Guildford, England--Tubular, hybrid photovoltaic (PV) solar panels from Naked Energy use the sun's energy to produce both electricity and hot water. The tubes contain standard PV silicon solar panels and also support water, which is pumped through the tubes, absorbing excess heat to cool the panels and keep them running at peak efficiency. The tubular panels—unlike the cylindrical solar technology from now bankrupt Solyndra—thus double as hot water heaters in a process called cogeneration.
Naked Energy isn't the only player in the field. Cogenra Solar (Mountain View, CA) has also installed a combination photovoltaic and hot water heating system at the Kendall-Jackson winery near Santa Rosa, CA to provide electricity and hot water for a bottling and blending facility.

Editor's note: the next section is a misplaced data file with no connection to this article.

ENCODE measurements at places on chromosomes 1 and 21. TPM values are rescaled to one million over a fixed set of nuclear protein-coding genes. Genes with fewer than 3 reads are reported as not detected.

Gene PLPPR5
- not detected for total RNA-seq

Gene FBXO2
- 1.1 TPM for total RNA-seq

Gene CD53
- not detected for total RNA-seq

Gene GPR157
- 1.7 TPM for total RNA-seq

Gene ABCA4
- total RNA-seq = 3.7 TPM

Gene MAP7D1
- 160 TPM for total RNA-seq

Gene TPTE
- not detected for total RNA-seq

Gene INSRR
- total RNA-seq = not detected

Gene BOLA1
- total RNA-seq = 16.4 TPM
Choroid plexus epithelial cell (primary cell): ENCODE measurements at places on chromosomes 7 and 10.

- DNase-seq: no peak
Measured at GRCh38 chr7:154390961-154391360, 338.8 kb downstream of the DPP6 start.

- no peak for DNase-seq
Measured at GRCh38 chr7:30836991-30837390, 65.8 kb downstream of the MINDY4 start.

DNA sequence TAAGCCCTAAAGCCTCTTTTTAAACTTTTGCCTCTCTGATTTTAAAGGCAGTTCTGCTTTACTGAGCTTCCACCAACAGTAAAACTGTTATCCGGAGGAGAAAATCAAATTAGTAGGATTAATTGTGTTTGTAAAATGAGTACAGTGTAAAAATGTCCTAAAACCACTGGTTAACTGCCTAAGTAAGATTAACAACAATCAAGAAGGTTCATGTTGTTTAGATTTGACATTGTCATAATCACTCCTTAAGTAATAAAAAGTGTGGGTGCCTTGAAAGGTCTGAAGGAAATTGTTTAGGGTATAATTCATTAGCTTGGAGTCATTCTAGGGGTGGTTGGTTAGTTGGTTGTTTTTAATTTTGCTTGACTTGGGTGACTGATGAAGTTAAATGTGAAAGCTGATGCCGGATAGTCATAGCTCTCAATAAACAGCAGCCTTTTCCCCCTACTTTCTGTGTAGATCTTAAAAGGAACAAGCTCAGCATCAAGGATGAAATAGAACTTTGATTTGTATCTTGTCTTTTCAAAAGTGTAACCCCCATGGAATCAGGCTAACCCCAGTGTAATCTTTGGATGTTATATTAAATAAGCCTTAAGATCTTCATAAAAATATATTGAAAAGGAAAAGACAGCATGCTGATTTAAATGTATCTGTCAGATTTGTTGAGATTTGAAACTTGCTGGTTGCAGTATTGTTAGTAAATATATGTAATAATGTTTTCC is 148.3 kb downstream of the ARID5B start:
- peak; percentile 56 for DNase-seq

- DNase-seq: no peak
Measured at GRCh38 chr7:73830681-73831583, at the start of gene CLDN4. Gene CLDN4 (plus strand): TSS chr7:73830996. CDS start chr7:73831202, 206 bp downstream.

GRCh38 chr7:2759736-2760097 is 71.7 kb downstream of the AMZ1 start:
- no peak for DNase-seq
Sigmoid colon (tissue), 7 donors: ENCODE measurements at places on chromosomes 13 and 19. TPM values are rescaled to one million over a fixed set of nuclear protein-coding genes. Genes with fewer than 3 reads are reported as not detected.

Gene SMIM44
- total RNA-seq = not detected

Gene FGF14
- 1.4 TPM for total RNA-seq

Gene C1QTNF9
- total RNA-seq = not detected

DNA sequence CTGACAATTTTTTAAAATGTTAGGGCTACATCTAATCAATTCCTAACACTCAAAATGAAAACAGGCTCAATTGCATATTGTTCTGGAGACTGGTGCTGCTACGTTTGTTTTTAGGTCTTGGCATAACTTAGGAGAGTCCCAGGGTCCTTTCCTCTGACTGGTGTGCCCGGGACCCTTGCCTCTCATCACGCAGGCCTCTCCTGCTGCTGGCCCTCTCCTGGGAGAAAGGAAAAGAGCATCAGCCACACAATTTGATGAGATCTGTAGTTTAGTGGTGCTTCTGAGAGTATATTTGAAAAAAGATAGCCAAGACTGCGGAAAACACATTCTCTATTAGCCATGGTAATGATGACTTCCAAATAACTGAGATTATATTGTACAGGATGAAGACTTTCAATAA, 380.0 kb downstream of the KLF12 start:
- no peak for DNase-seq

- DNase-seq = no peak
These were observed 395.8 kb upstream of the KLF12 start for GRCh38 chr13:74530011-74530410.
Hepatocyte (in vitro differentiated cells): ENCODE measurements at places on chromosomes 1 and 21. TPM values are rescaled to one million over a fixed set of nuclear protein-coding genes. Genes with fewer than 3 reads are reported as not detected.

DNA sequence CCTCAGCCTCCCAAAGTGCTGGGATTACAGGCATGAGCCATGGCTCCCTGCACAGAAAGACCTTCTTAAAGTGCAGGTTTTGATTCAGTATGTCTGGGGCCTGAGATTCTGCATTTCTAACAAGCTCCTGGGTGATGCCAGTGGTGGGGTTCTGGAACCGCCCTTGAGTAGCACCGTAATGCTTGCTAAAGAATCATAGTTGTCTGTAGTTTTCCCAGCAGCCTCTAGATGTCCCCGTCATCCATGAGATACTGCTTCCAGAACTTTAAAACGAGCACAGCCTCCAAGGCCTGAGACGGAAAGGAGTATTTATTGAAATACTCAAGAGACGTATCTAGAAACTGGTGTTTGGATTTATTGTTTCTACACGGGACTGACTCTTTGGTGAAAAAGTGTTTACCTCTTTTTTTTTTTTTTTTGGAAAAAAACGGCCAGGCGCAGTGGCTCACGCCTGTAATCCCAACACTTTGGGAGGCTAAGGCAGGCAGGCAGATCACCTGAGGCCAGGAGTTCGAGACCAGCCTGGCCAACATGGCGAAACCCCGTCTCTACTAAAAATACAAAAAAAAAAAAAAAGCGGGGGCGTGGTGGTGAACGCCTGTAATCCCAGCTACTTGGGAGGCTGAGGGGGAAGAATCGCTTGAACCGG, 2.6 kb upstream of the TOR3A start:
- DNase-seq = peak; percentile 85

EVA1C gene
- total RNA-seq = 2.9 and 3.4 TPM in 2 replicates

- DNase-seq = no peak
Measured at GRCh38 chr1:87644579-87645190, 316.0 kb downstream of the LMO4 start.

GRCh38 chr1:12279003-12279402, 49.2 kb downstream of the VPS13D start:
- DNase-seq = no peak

The solar cogeneration idea has been around a long time, but smaller cogeneration systems like these can make solar energy available to those who don't need megawatts. The Cogenra system, for example, can produce about 241 kW, or enough to save Kendall-Jackson some $30,000 per year in electricity costs. Cogenra CEO Gilad Almogy says that the basic model of the system provides about 30 kW of heat, and is a good fit for apartment buildings.
Naked Energy's panels are in vacuum tubes that can be mounted flat, with the water being pumped in pipes that draw the heat from the panel directly (a similar innovation was unveiled last year by researchers at MIT and Boston College).
Naked Energy is still a startup, seeking enough investment capital to mass-produce the solar panels.
SOURCE: Discovery News; http://news.discovery.com/tech/naked-energy-tubular-solar-120411.html#mkcpgn=rssnws1